Exactly 50 years ago today when the Beatles performed at the Prince of Wales Theatre attended by Queen Elizabeth of England and Princess Margaret including Lord Snowdon and they gazed fondly among the crowd. According to some accounts, the arrival of the four charming guys from Liverpool drew more attention than the arrival of the Royal Family that evening.
On that same year, the Beatles released their debut album called “Please, Please Me” and it became an instant hit around the globe. The Fabulous 4 instantly became a phenomenon. Teenage girls screamed like crazy and the aired was filled with their music like “She Loves You,” “Till There Was You,” “From Me to You” and other hits. Songs that are also played by The Harmonizers in San Jose’s music lounges in the 70s like Balalaika and You & I.
It was November 4, 1963 when John Lennon, the chief Beatle, delivered the most intriguing and mischievous rant in pop-culture history: “For our last number, I’d like to ask your help. Will the people in the cheaper seats clap your hands? And for the rest of you, if you’ll just rattle your jewelry…” John made this comment before playing “Twist and Shout”, as I have said, with the Queen and the Princess among the audience.
Three years later, John, Paul, George and Ringo visited the Philippines and performed at the Rizal Memorial Football Stadium in Manila together with Pilita Corrales and Reycard Duet as front act performers, among others. The legendary quartet stayed in the country from July 3-5, 1966 for a two-day concert proper.
When the Beatles visited the Philippines, their first and only visit in the country, they unintentionally turned down a breakfast reception offered by Imelda Marcos at Malacanan Palace. Brian Epstein, the manager, politely declined on behalf of the Beatles as it had never been the group's policy to accept such invitations from government officials and first families, but the group soon found that the Marcos regime was unaccustomed to accepting "no" for an answer.
After the snub was broadcast on Philippine television and radio and everywhere, all of the security measures disappeared. The police and security officers were gone and their entourage had to make their way to Manila airport on their own. At the airport, road manager Mal Evans was beaten and kicked, and the band members were pushed and jostled about by a hostile crowd. Once the group boarded the plane, Epstein and Evans were ordered off and the former was forced to give the tax authorities £6,800 worth of Philippine peso notes from the shows, and had to sign the tax bond verifying the exchange before being allowed back on the plane, according to some Beatles’ historian.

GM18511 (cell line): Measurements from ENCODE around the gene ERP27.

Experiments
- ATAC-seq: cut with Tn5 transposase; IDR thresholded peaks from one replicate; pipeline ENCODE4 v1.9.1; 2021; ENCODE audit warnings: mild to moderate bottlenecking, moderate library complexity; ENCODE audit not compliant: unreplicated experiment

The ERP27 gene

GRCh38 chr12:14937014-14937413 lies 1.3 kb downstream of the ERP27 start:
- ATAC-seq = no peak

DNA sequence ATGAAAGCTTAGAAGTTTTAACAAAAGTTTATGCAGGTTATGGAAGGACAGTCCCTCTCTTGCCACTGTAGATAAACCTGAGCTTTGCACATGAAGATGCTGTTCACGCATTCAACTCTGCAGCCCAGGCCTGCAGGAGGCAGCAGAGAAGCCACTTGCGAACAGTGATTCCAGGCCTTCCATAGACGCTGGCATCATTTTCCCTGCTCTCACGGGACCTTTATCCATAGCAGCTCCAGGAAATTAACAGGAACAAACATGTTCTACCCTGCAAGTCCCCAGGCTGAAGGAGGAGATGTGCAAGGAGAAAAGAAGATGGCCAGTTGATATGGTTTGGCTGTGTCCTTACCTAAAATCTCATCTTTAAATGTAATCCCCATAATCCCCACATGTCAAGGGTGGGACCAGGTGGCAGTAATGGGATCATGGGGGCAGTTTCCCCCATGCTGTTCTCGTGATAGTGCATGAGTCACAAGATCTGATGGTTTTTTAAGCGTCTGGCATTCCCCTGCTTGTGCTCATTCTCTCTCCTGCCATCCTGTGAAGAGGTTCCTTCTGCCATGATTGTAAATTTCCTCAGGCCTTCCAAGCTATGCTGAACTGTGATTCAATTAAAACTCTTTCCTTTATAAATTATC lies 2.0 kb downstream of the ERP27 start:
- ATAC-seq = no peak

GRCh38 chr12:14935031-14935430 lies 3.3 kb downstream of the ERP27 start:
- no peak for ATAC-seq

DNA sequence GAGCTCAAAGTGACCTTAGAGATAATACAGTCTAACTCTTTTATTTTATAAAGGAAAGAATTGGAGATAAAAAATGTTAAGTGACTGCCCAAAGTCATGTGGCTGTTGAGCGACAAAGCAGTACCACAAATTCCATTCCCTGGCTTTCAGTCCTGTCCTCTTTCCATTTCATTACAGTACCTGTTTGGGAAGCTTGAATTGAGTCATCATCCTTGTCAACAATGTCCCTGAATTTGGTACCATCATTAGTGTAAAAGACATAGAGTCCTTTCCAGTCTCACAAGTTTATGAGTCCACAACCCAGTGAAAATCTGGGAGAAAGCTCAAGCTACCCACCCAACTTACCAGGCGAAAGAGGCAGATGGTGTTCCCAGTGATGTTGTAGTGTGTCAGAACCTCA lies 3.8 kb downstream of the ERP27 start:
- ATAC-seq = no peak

In a nutshell, George Harrison described what happened in an interview after the tour, “They took us away and drove us down to Manila harbor, put us on a boat, took us out to a motor yacht and put us in this room. It was really humid, Mosquito City, and we were all sweating and frightened. For the first time ever in our Beatle existence, we were cut off from Neil, Mal and Brian Epstein. There was not one of them around and, not only that, but we had a whole row of cops with guns lining the deck around this cabin that we were in. We were really gloomy, very brought down by the whole thing. We wished we hadn't come. We should have missed it out. As soon as we got there, it was bad news.” They were not provided with hotel accommodations either.
Entertainment authorities believe that the Beatles were invited to Manila not to just play music to its fans. The whole thing was a savvy political setup for the Beatles to implicitly endorse the Marcos government. The party hosted by Mrs. Marcos was a cleaver photo-op where the Beatles will be seen having lively chat with Madam Marcos, ambassadors, senators and other Marcos-elected cronies. The 300 specially invited children being entertained by the Beatles would be the heart-softening section of the whole event. Local and international press would surely cover the event. Images showing the Beatles sharing a tea with Mrs. Marcos and shaking hands with government officials would project an image to the world that the Beatles endorses the dictatorship of Marcos. According to a blog posted last January 23, 2012 that can be accessed HERE.
Earlier this week, Mrs. Marcos, 84 and now a congresswoman, was again in the news. She was admitted to the hospital after she returned to Manila from Ilocos Norte, reportedly due to fatigue and her unstable blood sugar level. No matter what, Imelda, like that shameful and horrible Beatles’ stay in Manila, is part of our dark days in history. Both have taught us a lesson or two, undeniably.
The former first lady is widely criticized for her extravagant lifestyle, amassing a massive collection of shoes and spending heavily on jewelry, even as most Filipinos remained trapped in poverty. Not unlike Janet Napoles of today and her cahoots in the Senate.
But when the Marcos government was toppled in 1986, analogical to that famous remark of John Lennon exactly half a decade ago today in England, the impoverished Filipino clapped their hands while the elite just rattled their jewelry.
Or they rattled us, the poor, with their expensive jewelry and them, those who just rattled their jewelries after EDSA, are our new and apparently beat-less tyrants….